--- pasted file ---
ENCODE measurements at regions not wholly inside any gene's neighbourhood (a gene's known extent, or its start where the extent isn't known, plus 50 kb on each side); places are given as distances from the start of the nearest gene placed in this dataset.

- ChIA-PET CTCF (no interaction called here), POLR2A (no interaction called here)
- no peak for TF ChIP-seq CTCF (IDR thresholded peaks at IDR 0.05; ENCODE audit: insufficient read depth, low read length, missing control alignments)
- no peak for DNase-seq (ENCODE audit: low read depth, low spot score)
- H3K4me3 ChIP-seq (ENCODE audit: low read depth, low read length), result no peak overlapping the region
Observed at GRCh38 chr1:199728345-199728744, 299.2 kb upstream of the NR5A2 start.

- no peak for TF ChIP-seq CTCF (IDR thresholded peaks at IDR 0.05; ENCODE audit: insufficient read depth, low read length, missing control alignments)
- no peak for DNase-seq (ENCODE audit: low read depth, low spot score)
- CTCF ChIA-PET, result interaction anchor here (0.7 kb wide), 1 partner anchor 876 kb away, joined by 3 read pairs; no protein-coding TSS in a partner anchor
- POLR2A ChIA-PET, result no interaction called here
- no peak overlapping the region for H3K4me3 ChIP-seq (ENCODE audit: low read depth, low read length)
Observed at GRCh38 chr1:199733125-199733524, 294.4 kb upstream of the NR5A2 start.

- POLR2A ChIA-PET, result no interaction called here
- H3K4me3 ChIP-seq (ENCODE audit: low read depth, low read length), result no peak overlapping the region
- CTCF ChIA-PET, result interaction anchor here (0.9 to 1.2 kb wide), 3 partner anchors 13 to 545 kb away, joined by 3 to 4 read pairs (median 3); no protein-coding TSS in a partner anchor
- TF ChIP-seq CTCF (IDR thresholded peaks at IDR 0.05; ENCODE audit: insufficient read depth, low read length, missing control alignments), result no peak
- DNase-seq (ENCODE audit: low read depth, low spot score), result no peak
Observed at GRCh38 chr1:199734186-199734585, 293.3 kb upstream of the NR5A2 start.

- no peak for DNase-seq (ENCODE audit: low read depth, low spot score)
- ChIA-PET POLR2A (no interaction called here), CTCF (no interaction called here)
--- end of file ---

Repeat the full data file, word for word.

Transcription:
ENCODE measurements at regions not wholly inside any gene's neighbourhood (a gene's known extent, or its start where the extent isn't known, plus 50 kb on each side); places are given as distances from the start of the nearest gene placed in this dataset.

- ChIA-PET CTCF (no interaction called here), POLR2A (no interaction called here)
- no peak for TF ChIP-seq CTCF (IDR thresholded peaks at IDR 0.05; ENCODE audit: insufficient read depth, low read length, missing control alignments)
- no peak for DNase-seq (ENCODE audit: low read depth, low spot score)
- H3K4me3 ChIP-seq (ENCODE audit: low read depth, low read length), result no peak overlapping the region
Observed at GRCh38 chr1:199728345-199728744, 299.2 kb upstream of the NR5A2 start.

- no peak for TF ChIP-seq CTCF (IDR thresholded peaks at IDR 0.05; ENCODE audit: insufficient read depth, low read length, missing control alignments)
- no peak for DNase-seq (ENCODE audit: low read depth, low spot score)
- CTCF ChIA-PET, result interaction anchor here (0.7 kb wide), 1 partner anchor 876 kb away, joined by 3 read pairs; no protein-coding TSS in a partner anchor
- POLR2A ChIA-PET, result no interaction called here
- no peak overlapping the region for H3K4me3 ChIP-seq (ENCODE audit: low read depth, low read length)
Observed at GRCh38 chr1:199733125-199733524, 294.4 kb upstream of the NR5A2 start.

- POLR2A ChIA-PET, result no interaction called here
- H3K4me3 ChIP-seq (ENCODE audit: low read depth, low read length), result no peak overlapping the region
- CTCF ChIA-PET, result interaction anchor here (0.9 to 1.2 kb wide), 3 partner anchors 13 to 545 kb away, joined by 3 to 4 read pairs (median 3); no protein-coding TSS in a partner anchor
- TF ChIP-seq CTCF (IDR thresholded peaks at IDR 0.05; ENCODE audit: insufficient read depth, low read length, missing control alignments), result no peak
- DNase-seq (ENCODE audit: low read depth, low spot score), result no peak
Observed at GRCh38 chr1:199734186-199734585, 293.3 kb upstream of the NR5A2 start.

- no peak for DNase-seq (ENCODE audit: low read depth, low spot score)
- ChIA-PET POLR2A (no interaction called here), CTCF (no interaction called here)